II.But it is only by means of two basic, a systematic as well as a methodological, ideas that the propositions above can be made more precise. The one deals with the project structure which is the dynamic inherent in the worldly coming into being by the fact that we always know already of our That of existing, although not knowing of its What. In other words: We are assured about our own existence by pre-reflexive means, but we can determine its essence only by successively explicating its self-unfolding, thus only in terms of following up this latter. Hence, That permanently turns over into What, and it is the differentiating protruding and stepping out in the run of reflexive work which signifies the transformation of possibility into actuality, up into the smallest bifurcating branches of the wordly. This transformation is nothing but existence itself whose essence however uncovers its own What not before reaching the end of this motion. Hence, this work is always provisional and can at most display the shining forth of that ultimate What. The other (methodological) idea deals with the categorial grasping and the predicative explication of the permanent turn over of That into What. It is here the relationship between the That and the What, hence the intendend process of mapping the one to the other, which defines the categories which in turn determine the instrumental inventory of predication. Essentially, the classifying of the worldly in terms of categories of human reflexion is an expression of ressentiment: Humans charge nature)2 of not falling under the same mode of being, hence they list all items of accusation as concepts (categories) which signify this discrepancy. It is this latter which is associated with the transition from That to What. Hence, the process which constitutes the real correlate of the modal operation of predication is dynamical in the sense that it expresses existence as emerging from a fundamental project. )3 But then, also the modeling of this process (in theorizing) is dynamical. In other words: Theories have to become dynamical themselves. Consequently, their results are not true once and for all, but at best they are true in a transitory and provisional sense - depending on the state of knowledge actually achieved. In Bloch therefore, philosophizing itself is open: Theories are sets of propositions which are composed according to given rules. Propositions in turn, are predications of concepts. They have the standard form S = P (subject = object). The subject then is a concept which is predicated by means of connecting it with the object. This conncetion is achieved by means of the copula (the identifying "to be"). We see however that the copula can only be valid approximately provided we assume the aforementioned project structure, because in that case the subject is not something, but it becomes something (provisional). Hence, Bloch formulates this as S .-> P (subject becomes object). But then, the meaning of the concept which underlies the subject of predication is also nothing but provisional, hence the predication itself is always open. New theories then (which should contain old theories as their special case) consist not only of extensions of sets of propositions, but also the old concepts according to which propositions of the old theory are being formulated, change their connotation. Bloch calls them precepts therefore. They are preliminary (provisional) concepts to start with, but they are changed into concepts not before a further application of judgements. In other words: Concepts of old theories are precepts of new theories. Concepts of new theories are gradually derived in the run of performing reflexion. This has important consequences for mapping the processually constituted wordly, because on the one hand there cannot be any static-universal (thus eternal so to speak) laws which determine the real correlate of the modal wordly. Instead, the concept of law has to be replaced by a concept of tendency which is only valid approximately. On the other hand, it is the coincidentally emerging, the completely new, the novum, what determines the history of the process. Hence, it is this what gives the actual meaning to it. This is nothing but a consequence of its basically being open. Bloch calls this invasion of the new latency: It is the competition of tendency and latency which constitutes the quantities and qualities of evolution which is what we visualize as characteristics of the human modeling of the worldly. This process is open in epistemological as well as in ontological terms: This means that human knowledge is always incomplete and the information gained is limited. But this is also true for the real correlate of the modal process of producing knowledge so that nature itself does not know its own future, because it has not yet actually processed it. The world itself depends therefore on its own experiment and tests itself. (Nature is thus the "construction site which is not cleared yet.") Humans do their own (epistemic) experiments and test their own knowledge. Both these motions are mediated by the fact that humans can be visualized in principle as nature's own "organ of knowledge" after all. This is what Bloch calls experimentum mundi and what determines ontologically his ontology of the not-yet-being. In this sense, for Bloch, the humanum is essential for this process, because it is basically transported by humans. (From which an ethical demand can be derived which draws on the natural rights.) Hence, it is the humanum which enforces the novum in supporting its expression in terms of the knowledge achieved. Probably, it will miss the Whole though which is the ultimum, but it approaches it by following the invariant of direction. If the ultimum is utopia, then it cannot be reached anyway, because it is utopian. But on the way towards it we might be able to eventually achieve the actualization of what is shining forth from the future displaying the utopian contents. This actualization can be called metopia)4 rather than utopia. The process of actually achieving metopia, according to Bloch, is performed by means of a differentiation of the concept of possibility: The possible will be progressively objectified by passing through various shifts of possibility such that eventually it turns over into actuality. The important terms of the ethical implications which are consequences of Bloch's onto-epistemic approach are essentially: non-simultaneousness, traces, and upright carriage. The first is a practical consequence of the open process of the world which determines a somewhat "unclean"dialectic. Because the competition between tendency and latency on the one hand and the possibility of deficiency despite all invariance of direction on the other hand have the consequence that beside contradictions in the sense of the classical dialectical logic there are also resistances: Only the former can be sublated (in the terminology of Hegel). The latter can only be overcome. (If not, they remain and have to be carried and dragged into the future.) Non-simultaneousness is the concrete wordly part of these resistances and hampers progressive reflexion and thus praxis. In the traces however which are graspable in worldly terms the bifurcating action of the world process is being expressed such that the dialectical logic of the Whole can be retraced in each of its (if so tiny) parts. In particular, the social process is uncovered in the traces of pointed narration. (As essentially the whole experiment of the world can be eventually visualized as a self-narration.) But also the scientific method offers an analogy to that narration, if the undertaking points to the real ciphers of nature and tries to make visible producing nature in its figures of extraction within the individual regional categories. Very much in the same way as the arts offer their own contribution by clarifying in their works the shining forth of the Whole, e.g. as ornament. Hence, ethically demanded is therefore the precise grasping of the traces in minute detail in which the Whole is actually being mirrored - as to the epistemological level - also the perception and avoiding of non-simultaneousness - on the theoretical level - as well as the upright carriage - on the practical level. This altogether is what defines the principle of hope which always assumes that the invariant of direction is metopically active all the time, although its deficiency has to be thought of. At the same time, as to the logicon of a nature which unfolds itself by means of various forms of matter which is mapped by humans, there is an ethical equivalent which can be understood as a consequent derivation from the onto-epistemic totality of mediation which is the Whole. Ethical adequacy)5 in this sense, exteriorizes therefore as upright carriage in praxis, as shining forth in the arts or as ornament, and in the latter as eidos of nature, as logicon in philosophy, and in science as alliance with nature. )6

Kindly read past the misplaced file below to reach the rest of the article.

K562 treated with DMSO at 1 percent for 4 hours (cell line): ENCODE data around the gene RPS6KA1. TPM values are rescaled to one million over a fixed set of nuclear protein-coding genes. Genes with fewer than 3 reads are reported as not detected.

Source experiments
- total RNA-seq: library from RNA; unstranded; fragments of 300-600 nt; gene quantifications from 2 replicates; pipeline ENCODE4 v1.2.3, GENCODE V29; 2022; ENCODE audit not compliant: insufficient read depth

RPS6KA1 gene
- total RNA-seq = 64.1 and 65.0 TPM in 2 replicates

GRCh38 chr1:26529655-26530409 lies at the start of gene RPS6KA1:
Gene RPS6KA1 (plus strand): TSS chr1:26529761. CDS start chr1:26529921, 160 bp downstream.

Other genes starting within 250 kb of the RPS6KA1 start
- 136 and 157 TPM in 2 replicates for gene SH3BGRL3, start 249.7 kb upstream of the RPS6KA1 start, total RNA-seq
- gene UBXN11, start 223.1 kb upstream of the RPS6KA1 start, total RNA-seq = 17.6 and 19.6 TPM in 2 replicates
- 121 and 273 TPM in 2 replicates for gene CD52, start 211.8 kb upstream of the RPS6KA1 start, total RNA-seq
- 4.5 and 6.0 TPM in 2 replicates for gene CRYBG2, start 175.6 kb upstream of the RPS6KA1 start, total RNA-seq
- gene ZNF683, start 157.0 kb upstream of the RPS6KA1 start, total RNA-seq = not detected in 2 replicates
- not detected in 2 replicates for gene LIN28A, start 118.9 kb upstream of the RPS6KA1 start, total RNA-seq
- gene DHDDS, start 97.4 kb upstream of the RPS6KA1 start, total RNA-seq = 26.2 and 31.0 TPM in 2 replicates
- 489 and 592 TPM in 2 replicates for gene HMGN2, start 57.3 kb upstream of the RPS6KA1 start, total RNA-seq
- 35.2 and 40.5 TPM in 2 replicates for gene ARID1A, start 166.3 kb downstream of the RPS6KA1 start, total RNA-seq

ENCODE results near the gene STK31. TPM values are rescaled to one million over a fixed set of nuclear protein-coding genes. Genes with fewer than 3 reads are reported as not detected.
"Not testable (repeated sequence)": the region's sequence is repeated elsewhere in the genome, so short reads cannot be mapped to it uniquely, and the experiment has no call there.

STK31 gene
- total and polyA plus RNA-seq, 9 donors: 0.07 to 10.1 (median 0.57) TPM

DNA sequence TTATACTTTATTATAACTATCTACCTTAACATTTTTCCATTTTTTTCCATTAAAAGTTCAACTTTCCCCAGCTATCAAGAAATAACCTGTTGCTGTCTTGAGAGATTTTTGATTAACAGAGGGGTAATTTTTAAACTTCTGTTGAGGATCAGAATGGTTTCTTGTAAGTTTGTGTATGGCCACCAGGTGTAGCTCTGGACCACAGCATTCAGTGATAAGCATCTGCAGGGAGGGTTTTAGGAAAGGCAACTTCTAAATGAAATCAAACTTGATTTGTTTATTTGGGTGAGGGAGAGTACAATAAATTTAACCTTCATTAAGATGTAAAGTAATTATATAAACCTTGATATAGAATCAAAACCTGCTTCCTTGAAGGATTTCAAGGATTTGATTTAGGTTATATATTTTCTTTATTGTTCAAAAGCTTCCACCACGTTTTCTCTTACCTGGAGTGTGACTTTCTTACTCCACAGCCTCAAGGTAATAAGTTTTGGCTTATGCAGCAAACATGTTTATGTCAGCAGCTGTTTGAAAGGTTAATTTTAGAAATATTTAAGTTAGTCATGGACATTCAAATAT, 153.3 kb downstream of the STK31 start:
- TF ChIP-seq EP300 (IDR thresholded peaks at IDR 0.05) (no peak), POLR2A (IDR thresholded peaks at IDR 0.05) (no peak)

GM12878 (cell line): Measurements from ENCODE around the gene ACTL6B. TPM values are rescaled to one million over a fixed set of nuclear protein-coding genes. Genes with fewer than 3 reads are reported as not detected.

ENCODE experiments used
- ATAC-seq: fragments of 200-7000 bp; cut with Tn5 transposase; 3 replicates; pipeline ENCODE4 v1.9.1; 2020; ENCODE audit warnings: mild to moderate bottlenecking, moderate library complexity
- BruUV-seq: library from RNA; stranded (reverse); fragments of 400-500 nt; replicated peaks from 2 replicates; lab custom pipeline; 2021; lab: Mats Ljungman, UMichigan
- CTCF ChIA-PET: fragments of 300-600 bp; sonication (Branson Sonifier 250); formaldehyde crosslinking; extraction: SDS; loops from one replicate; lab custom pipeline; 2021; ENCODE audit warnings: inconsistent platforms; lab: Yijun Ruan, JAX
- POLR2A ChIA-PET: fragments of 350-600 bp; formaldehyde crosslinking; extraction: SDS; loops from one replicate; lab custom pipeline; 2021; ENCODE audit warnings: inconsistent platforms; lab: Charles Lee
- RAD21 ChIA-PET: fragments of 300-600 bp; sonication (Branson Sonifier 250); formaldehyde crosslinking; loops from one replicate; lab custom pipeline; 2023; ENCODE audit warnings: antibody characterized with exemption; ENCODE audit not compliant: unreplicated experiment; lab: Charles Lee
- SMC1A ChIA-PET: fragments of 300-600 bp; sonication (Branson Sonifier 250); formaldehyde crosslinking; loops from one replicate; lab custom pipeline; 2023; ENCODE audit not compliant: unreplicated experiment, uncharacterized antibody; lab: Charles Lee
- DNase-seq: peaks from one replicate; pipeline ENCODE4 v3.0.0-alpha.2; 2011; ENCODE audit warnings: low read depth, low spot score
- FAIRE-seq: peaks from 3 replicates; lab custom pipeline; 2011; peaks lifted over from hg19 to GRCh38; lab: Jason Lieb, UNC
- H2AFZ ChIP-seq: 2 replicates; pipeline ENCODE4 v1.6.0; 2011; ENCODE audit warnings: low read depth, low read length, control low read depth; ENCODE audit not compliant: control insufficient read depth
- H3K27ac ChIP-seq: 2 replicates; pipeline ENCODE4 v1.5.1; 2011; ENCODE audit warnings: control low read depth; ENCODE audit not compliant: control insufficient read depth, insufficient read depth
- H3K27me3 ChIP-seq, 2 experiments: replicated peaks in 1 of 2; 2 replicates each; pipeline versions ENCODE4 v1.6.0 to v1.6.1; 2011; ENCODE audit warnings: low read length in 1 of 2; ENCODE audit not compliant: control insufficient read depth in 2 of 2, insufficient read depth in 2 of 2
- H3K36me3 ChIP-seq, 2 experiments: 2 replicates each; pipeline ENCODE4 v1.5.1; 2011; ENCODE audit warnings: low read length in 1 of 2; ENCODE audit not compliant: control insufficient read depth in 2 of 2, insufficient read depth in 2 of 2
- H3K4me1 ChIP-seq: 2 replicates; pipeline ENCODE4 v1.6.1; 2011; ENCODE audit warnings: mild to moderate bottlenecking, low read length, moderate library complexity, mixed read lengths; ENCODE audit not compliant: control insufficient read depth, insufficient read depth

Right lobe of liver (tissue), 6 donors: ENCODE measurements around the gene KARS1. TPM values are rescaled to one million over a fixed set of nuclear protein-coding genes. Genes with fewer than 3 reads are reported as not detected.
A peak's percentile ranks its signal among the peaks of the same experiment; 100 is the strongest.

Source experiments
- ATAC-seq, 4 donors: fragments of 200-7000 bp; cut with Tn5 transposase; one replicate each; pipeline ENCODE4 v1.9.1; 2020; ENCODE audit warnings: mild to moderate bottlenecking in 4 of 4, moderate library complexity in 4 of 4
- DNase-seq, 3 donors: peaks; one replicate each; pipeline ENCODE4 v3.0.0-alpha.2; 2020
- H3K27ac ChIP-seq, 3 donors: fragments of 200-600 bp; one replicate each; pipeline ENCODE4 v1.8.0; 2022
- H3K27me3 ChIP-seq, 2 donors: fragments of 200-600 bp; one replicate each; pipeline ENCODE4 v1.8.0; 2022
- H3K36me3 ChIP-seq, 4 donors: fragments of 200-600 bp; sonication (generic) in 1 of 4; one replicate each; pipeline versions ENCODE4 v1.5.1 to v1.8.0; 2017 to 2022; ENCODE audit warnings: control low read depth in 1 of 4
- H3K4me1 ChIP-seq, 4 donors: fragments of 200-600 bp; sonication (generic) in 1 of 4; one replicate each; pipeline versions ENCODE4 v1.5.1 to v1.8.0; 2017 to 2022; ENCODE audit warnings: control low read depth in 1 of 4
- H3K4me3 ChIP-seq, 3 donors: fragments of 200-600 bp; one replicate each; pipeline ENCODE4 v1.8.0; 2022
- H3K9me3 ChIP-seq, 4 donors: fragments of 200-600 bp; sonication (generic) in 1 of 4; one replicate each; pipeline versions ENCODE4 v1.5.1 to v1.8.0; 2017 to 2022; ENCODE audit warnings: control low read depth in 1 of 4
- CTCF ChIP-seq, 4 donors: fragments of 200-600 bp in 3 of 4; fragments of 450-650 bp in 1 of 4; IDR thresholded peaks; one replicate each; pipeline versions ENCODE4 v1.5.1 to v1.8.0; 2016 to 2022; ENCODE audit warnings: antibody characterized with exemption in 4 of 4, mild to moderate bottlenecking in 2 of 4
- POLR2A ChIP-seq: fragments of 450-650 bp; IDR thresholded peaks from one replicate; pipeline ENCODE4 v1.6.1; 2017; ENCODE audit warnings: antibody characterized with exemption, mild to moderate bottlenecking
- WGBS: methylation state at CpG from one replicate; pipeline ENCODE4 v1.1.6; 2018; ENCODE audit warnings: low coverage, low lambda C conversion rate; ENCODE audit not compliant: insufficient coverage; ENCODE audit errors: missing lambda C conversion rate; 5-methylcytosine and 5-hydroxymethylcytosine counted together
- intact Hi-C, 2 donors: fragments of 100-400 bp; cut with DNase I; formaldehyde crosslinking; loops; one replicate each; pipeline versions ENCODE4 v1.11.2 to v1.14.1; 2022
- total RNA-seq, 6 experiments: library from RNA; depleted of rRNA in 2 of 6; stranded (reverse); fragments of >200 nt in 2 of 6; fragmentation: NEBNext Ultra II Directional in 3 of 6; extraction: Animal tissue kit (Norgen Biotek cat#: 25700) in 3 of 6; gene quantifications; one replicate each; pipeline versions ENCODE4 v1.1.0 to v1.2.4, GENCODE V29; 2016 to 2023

III.In the following table the essential categories of Bloch's philosophy are being displayed altogether:
More about some aspects of the Blochian Philosophy